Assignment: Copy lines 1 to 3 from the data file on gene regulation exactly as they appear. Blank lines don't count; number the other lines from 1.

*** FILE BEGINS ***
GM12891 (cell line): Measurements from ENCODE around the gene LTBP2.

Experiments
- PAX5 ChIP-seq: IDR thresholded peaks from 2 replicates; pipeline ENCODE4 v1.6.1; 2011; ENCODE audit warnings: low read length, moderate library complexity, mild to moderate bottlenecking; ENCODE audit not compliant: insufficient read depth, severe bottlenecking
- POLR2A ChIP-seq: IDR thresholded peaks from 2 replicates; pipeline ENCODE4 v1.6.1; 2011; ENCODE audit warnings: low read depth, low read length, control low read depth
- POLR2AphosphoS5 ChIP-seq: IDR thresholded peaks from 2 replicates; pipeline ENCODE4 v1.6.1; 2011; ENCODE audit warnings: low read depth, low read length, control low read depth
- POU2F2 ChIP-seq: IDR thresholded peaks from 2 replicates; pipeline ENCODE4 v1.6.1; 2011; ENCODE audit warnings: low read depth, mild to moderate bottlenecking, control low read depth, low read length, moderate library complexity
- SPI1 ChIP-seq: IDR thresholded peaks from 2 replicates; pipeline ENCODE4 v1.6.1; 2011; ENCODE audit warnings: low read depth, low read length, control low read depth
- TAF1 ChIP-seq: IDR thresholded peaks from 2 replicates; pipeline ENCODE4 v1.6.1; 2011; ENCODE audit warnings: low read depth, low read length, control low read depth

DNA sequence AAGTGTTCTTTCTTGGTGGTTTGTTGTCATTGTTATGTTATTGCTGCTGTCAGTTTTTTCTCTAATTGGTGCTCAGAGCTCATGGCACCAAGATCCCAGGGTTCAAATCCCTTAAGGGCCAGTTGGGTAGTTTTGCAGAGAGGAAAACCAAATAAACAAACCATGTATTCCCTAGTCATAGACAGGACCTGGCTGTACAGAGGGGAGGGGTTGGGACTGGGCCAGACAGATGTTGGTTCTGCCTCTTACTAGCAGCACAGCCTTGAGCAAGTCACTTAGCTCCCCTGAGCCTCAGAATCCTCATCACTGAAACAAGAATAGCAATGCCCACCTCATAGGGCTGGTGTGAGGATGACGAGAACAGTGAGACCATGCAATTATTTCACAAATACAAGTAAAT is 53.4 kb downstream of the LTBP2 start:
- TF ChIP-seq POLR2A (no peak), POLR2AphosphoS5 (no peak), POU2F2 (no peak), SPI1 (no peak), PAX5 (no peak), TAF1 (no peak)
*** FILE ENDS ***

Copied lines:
GM12891 (cell line): Measurements from ENCODE around the gene LTBP2.

Experiments
- PAX5 ChIP-seq: IDR thresholded peaks from 2 replicates; pipeline ENCODE4 v1.6.1; 2011; ENCODE audit warnings: low read length, moderate library complexity, mild to moderate bottlenecking; ENCODE audit not compliant: insufficient read depth, severe bottlenecking